Steve Rowe talks a lot about education, preventive health care and renewable energy. But, he said, all of those things add up to the first thing on the minds of many Maine voters: jobs.
“We need more jobs in Maine, jobs that pay a living wage and jobs that will be sustainable,” Rowe told MaineToday Media’s endorsement board Friday. “This election’s about jobs.”
The former Maine attorney general and House speaker from Portland is seeking the Democratic nomination for governor. Rowe said he would focus on four goals to stimulate the economy and job growth: improved education, reduced health care costs, reduced energy costs and improved infrastructure, including roads, bridges and Internet access.
He said he would “go upstream” to address the causes of problems such as high school dropout rates or substance abuse.
“We wait until things break, and then we spend a lot of time and money trying to fix them,” he said. “I want to get into the business of prevention.”
For example, Rowe said he wants more state resources devoted to early childhood education because that is a cost-effective way to create a healthy, skilled work force.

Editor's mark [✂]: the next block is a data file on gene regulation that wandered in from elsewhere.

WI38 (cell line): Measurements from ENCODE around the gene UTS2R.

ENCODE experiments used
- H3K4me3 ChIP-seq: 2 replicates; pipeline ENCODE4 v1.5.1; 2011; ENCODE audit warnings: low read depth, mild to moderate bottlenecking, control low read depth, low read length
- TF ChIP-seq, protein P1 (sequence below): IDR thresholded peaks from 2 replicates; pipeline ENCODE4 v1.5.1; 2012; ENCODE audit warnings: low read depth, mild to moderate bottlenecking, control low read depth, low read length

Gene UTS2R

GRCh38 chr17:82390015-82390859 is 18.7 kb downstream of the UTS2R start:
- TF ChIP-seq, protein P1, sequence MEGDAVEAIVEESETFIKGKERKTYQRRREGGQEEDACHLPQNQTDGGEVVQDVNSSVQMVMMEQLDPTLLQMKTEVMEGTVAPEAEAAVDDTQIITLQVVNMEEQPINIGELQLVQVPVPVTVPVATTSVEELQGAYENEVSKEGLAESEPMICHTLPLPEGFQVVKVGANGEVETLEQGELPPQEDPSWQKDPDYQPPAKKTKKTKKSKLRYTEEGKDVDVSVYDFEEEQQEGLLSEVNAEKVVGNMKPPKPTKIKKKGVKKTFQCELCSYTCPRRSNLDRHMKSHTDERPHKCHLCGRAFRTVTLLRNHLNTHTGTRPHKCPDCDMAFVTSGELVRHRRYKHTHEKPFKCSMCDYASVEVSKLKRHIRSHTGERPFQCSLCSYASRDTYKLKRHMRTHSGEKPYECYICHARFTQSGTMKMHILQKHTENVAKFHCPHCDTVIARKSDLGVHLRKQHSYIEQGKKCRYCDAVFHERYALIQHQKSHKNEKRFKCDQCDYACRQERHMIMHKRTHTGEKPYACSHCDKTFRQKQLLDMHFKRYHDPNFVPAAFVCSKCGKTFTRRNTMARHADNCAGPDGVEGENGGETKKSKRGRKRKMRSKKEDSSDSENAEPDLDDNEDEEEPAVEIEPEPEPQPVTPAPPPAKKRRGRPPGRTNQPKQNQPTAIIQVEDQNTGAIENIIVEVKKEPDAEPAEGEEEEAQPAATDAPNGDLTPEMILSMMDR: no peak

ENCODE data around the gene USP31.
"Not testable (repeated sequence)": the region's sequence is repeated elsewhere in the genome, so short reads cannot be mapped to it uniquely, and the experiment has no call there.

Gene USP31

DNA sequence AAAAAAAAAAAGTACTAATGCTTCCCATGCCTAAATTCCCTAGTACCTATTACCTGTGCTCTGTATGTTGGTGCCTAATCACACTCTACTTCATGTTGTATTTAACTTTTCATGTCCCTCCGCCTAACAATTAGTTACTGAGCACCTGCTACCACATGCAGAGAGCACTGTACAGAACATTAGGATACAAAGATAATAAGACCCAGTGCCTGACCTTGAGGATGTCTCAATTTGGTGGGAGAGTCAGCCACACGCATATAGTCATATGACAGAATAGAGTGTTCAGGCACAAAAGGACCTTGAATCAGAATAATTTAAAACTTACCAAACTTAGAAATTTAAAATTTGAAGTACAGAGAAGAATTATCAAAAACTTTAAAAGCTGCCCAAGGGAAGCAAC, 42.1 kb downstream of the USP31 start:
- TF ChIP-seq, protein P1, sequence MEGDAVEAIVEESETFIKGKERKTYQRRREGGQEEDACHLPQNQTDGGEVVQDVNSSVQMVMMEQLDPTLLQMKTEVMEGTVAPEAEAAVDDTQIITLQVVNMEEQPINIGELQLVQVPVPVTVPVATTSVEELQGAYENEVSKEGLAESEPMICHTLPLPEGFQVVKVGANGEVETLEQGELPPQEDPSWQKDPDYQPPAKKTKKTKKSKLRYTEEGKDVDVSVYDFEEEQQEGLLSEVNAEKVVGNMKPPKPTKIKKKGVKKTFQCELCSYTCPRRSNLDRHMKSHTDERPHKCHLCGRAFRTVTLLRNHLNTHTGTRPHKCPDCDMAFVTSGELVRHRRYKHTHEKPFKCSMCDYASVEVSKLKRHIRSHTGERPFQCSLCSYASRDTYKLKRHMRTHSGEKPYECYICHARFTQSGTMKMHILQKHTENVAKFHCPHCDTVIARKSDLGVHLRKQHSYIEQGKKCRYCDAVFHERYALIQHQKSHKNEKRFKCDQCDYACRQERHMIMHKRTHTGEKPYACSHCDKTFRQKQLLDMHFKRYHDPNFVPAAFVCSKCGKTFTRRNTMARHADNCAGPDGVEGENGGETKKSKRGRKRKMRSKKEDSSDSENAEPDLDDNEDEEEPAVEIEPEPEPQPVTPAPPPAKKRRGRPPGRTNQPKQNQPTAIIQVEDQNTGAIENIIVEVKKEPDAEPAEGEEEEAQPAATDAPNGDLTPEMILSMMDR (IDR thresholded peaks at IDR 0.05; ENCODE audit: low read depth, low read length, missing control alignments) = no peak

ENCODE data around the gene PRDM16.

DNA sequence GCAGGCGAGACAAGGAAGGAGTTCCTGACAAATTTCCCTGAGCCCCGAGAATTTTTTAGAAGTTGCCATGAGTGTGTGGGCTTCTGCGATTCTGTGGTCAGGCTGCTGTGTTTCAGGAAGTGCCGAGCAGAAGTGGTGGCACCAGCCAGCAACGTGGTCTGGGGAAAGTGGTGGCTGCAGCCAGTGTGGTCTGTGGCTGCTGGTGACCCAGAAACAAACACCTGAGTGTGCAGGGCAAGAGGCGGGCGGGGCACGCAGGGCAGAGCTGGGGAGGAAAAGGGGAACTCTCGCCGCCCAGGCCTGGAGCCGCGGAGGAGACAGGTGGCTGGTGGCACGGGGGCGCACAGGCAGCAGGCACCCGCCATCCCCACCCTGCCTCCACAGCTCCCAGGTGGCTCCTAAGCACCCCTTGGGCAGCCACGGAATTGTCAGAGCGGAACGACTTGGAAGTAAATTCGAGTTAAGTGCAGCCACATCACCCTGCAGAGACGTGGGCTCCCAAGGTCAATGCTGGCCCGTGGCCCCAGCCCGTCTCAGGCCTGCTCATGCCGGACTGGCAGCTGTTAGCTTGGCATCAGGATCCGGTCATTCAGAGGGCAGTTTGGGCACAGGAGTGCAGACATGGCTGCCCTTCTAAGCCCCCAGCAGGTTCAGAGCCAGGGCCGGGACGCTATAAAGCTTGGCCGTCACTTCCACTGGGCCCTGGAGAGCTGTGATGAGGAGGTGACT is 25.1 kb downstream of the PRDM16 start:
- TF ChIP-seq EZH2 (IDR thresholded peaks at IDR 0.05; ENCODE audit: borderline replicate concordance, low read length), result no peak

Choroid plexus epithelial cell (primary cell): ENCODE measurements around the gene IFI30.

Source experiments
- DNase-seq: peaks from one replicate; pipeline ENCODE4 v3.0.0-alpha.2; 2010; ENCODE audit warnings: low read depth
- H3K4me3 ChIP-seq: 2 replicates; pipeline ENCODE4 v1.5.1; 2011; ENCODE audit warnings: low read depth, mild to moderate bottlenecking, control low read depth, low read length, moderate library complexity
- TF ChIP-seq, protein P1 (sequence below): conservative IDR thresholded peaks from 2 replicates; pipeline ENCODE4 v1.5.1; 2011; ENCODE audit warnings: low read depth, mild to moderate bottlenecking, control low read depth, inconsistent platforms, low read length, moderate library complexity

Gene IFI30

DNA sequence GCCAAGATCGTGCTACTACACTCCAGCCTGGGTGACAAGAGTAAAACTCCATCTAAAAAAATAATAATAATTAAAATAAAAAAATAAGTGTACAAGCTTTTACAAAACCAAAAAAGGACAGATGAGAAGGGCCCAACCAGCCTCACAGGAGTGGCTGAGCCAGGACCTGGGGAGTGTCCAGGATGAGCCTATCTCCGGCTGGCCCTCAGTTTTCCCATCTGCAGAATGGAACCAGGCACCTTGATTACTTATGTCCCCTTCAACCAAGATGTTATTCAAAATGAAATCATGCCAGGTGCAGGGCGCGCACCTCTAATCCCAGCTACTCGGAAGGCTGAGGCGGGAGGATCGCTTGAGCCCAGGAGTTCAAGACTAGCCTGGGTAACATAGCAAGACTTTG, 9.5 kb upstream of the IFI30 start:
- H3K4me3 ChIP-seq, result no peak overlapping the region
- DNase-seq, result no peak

“What happens early in a child’s life has a profound effect on what happens later,” he said. “The earlier you invest in a human being, the larger the return.”
Rowe said he wants to experiment with the traditional school calendar, perhaps with a few breaks instead of one long summer vacation, so students and teachers don’t have to spend so much time catching up. He wants to give teachers more professional development and freedom to innovate.
Rowe said he would reduce Maine’s health care costs by promoting preventive care, in part by increasing reimbursement rates for community-based care.
Rowe said he supports the development of renewable energy sources, including wind, solar, tidal and biomass, to reduce dependence on expensive and dirty fossil fuels.
He said he doesn’t want to raise taxes, “but we may have to.” Without new revenue, for example, roads and bridges would have to be closed or allowed to deteriorate, he said.